“Strip strike, numbers, colors and logo – the visual appearance of a race car needs so you can distinguish the car at first glance from the other when it raced at top speed. Most do not know, however, that the race cars from Porsche, Ferrari, Maserati and Lotus, its appearance is not the work of brand strategists and graphic designers, but often due to chance. Go Faster collected over 100 examples of car design, these carefree anarchy of the document creation process. In the book, each brightly decorated cars will be presented next to an unpainted, white model. This juxtaposition Go Faster takes his readers not only with a fast ride through images in racing history, but shows exactly how the graphics modulates the appearance of a racing car. “This book by Prof. Sven Voelker published by Gestalten Verlag, linking not only gasoline junkies and graphic designer, but definitely belongs in every bookshelf of these two groups.”

I can’t wait to read it.

Targa Florio ’66 Film

Racing Ads of the past: Austin Healey 100

McQueen on 911

Speaking of early 911s, let’s hear what Sports Illustrated’s guest sportscar reviewer, Steve McQueen, thought of the 911 in 1966. This is excerpted from a larger article in which Steve drove the latest sportscars from Porsche, Aston Martin, Ferrari, Alfa, Mercedes, Jaguar, and the latest Cobra and Corvette.

Steve McQueen drives a '66 911 for Sports Illustrated
Steve Says: “Like the 230SL, the other German car, the Porsche 911, was a six. The Mercedes straight-six is in the front. The Porsche flat-six, with horizontally opposed cylinders—an engine developed from the Grand Prix car of a few seasons ago—is in the rear. I was curious to see how much the Porsche had changed since I raced my Super, which had the four-cylinder engine. Boy, it’s changed. Road noise used to be a problem with that rear-engine location, but on the 911 I got very little noise. The old Porsches had that violent oversteer tendency, and they would get out of whack with no warning. You’d be hung out and locked in your steering with nowhere to go. We used to decamber the rear wheels 2½° to 3½°, so they kind of looked like somebody had sat on them, and toe them in half a degree to get a certain amount of stability. Now the problem has been corrected. The 911 was a very neutral-handling car, very docile, very pleasant to drive, and the five-speed gearbox sure was easy to use. The brakes were just fine. Once a gust of wind caught me on the back straight and slid me over a few feet, but the car didn’t get radical in its handling.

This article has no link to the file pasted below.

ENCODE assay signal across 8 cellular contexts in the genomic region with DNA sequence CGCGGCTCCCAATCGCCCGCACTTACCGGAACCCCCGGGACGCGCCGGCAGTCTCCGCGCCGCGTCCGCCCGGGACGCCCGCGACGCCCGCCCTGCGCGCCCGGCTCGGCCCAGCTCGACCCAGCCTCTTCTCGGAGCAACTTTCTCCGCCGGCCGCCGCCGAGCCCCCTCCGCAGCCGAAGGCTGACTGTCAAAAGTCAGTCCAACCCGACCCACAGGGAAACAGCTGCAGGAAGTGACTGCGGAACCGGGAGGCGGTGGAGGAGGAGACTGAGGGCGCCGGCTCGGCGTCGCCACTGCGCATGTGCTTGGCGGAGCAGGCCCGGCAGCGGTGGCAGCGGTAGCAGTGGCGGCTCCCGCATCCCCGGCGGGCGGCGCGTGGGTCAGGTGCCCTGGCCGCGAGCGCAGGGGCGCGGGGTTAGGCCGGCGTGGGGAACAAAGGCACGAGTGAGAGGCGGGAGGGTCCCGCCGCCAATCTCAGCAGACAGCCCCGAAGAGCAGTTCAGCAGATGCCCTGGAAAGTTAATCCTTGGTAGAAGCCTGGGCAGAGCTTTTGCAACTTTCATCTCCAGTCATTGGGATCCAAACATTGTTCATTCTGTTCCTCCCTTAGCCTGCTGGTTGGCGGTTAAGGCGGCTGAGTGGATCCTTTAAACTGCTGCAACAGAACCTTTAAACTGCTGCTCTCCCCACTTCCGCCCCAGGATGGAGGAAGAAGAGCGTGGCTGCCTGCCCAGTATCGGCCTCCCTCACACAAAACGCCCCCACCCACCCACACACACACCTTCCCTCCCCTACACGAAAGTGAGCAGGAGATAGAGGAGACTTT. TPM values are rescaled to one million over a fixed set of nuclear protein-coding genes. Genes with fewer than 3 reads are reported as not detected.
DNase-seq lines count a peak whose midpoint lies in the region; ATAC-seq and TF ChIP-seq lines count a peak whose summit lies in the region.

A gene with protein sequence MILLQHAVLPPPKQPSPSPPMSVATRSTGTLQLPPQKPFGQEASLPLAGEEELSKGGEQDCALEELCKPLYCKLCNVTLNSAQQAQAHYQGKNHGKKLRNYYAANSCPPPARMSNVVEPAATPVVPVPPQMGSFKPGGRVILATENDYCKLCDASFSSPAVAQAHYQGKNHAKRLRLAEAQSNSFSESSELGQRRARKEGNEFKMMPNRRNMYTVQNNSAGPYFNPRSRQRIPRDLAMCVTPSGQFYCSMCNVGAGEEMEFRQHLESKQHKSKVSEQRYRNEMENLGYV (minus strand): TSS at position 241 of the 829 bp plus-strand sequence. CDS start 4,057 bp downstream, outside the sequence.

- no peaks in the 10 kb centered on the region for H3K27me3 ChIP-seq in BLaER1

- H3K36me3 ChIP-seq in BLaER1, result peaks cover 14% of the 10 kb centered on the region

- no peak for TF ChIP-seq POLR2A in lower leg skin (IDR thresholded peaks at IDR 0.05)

There is a four-cylinder Porsche—the less expensive 912—and I imagine it has a little more snap at low RPM than the 911 but not as much top speed. With that six the 911 honks right along.”

There you have it, the cooler king’s impressions reacquainting himself with Porsche, which of course worked out splendidly for the next few years. After all, like the poster says, McQueen drives Porsche. All that and a bonus handling modification tip for 356 drivers. Thanks, Steve.

Need Somewhere to Keep Your Ferrari 250 GT California?

The Ben Rose Home is for sale. Ordinarily I wouldn’t post a simple real-estate listing here, but this home holds a very special place in the heart of any pop-cultural sportscar geek like myself. This is, after all, the home of Cameron Frye’s family. It’s like a museum; it is very beautiful and very cold. Also, it housed his fathers “1961 Ferrari 250 GT California”.

If you have the means, I highly recommend picking one up. Careful though, that back wall of the garage isn’t too sturdy. Don’t blame Ferris though, it was Cameron’s dad’s fault for not locking the garage.

It’s listed for $2.3Million, chump change compared to the 250 California.